In the music industry, this can manifest in various ways. Some believe that it potentially creates more sovereignty for artists and greater opportunities for fan-to-artist engagement. Rather than relying on intermediaries, such as distributors, managers, digital streaming service providers and accountants or lawyers, artists can interact and transact directly with their fans. Dropping NFT bundles of content with exclusive recordings, digital artwork and lifetime concert passes can be done with the click of a button.
Others believe that Web3 can cause catastrophic damage to the digital models that have created huge value for the industry, driving soaring valuations in copyrights and dramatic growth in revenue for labels, publishers and PROs.
Some believe that one of the innovations that has the potential to truly disrupt the industry is tokenised ownership of royalty streams. Web3 companies are exploring tokenising the underlying copyright or royalty income streams and allowing fans to ‘invest’ in new music in return for a fractionalised share of the royalty revenue received when the music is exploited.
Commercial and legal challenges
Of course, with these technologies still at a nascent stage, there are a number of obstacles to their widespread application. Accessibility is a key limitation, with transaction costs (known as ‘gas’) being prohibitively expensive to many. Education is also needed to help consumers learn new mental models than those they are accustomed to with Web2. And, most critically, the goldrush caused by cryptocurrency speculation has caused volatility and uncertainty for many. Certainly, there is plenty of criminality in the Web3 world – regulators and lawmakers are rushing to keep up with development.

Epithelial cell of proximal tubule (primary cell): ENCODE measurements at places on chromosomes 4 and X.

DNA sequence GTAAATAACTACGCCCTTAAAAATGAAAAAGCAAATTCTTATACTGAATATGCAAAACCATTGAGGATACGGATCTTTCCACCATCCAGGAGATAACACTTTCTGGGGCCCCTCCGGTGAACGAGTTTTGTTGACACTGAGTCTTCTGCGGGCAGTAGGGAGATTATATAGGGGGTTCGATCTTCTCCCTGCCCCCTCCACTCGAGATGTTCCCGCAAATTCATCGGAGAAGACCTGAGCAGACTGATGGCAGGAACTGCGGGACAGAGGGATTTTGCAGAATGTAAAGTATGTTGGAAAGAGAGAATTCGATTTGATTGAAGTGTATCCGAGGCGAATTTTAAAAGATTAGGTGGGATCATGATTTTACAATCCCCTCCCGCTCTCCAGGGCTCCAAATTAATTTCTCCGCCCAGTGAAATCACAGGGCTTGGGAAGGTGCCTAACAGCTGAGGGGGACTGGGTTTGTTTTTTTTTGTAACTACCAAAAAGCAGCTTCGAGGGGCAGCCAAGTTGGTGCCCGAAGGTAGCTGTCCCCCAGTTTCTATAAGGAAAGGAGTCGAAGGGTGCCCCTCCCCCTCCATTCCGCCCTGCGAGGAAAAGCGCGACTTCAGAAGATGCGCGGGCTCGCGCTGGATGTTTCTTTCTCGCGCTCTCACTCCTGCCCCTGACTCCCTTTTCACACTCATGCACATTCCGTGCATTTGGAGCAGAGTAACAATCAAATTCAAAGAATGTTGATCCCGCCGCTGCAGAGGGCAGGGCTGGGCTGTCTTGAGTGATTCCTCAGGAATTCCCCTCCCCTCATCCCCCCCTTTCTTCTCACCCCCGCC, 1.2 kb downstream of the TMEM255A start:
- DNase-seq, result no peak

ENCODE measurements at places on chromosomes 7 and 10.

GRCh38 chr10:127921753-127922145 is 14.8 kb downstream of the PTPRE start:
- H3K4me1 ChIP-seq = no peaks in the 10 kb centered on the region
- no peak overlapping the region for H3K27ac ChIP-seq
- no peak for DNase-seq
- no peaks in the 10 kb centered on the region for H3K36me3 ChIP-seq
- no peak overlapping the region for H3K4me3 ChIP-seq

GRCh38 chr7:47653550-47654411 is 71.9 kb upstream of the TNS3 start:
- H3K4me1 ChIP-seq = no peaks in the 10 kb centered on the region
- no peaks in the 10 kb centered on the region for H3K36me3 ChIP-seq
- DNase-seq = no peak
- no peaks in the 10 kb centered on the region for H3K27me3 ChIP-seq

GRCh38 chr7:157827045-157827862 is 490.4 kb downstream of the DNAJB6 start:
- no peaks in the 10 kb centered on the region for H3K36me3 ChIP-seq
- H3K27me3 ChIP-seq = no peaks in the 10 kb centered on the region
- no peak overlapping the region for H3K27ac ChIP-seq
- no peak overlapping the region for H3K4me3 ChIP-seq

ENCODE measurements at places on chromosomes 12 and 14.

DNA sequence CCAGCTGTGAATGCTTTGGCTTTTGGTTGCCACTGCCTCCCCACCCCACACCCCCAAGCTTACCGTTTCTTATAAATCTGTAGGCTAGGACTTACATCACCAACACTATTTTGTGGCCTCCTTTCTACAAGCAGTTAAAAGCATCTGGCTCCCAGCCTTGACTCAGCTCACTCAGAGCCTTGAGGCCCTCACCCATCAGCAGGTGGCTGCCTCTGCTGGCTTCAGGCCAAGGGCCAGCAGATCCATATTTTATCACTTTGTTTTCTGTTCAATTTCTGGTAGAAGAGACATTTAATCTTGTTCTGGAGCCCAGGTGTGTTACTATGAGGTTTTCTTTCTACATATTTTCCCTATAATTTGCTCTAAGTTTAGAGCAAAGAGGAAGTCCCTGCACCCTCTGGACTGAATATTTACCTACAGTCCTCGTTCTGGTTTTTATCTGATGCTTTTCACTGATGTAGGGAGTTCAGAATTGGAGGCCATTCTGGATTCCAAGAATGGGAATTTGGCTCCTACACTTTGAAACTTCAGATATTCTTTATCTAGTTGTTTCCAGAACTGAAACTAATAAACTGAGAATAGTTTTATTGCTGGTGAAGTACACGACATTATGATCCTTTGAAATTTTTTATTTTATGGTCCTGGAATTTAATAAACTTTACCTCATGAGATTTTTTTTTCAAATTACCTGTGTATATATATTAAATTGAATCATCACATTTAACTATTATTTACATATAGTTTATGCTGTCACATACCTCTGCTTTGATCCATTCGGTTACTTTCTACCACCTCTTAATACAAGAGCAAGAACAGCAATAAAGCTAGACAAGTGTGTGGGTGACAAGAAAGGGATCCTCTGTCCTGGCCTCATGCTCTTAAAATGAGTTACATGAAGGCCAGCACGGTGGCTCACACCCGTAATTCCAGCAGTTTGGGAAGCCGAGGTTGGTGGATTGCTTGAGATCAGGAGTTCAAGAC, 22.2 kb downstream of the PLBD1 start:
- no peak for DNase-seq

This leads us to the legal challenges in this space. With vast sums at stake, and confusion about the responsibilities and duties owed by different players, Web3 matters are becoming the subject of extensive litigation. The Web3 world is undeniably riddled with cybersecurity and fraud issues. Only this month, Solana, a public blockchain used by a number of Web3 music platforms was hacked. Thousands of Solana wallets were subject to the attack, estimated to be worth between $5-$10m.
“Music rights are inevitably under discussion in the Web3 environment. Many artists will take the view that they have the exclusive right to issue their music as an NFT, for example, while most record labels will have a somewhat different view.”
Music rights are inevitably under discussion in the Web3 environment. Many artists will take the view that they have the exclusive right to issue their music as an NFT, for example, while most record labels will have a somewhat different view.
Decentralised technologies challenge the way we conventionally protect IP. Add in AI-generated music, for example, which further stress tests our existing copyright laws, and you have a heady mix. Whilst traditional laws were developed to protect the personal expression, authorship and originality of works created by humans, the metaverse perhaps offers an entirely new format for creativity with a new distribution network.
Further concerns relate to the fluctuating value of cryptocurrency and the general public’s lack of understanding of the risks. As one example, are NFTs considered legally to be investment products or securities? If so, anyone offering them will have to comply with stringent financial regulation. It is clear that regulators consider investment in crypto-assets to be highly speculative and are watching this space carefully. Companies that are operating in Web3 therefore need to ensure they are aware of the evolving regulatory landscape.
These issues serve as a reminder of the risks that are inextricably connected to the opportunities of Web3. Whilst the potential is apparent to the music industry, offering a welcome alternative to a model dominated by big tech, to realise that potential, players – whether artists, streaming platforms or Web3 companies – need to carefully assess their approach before diving in, avatar-head first.
Music Business Worldwide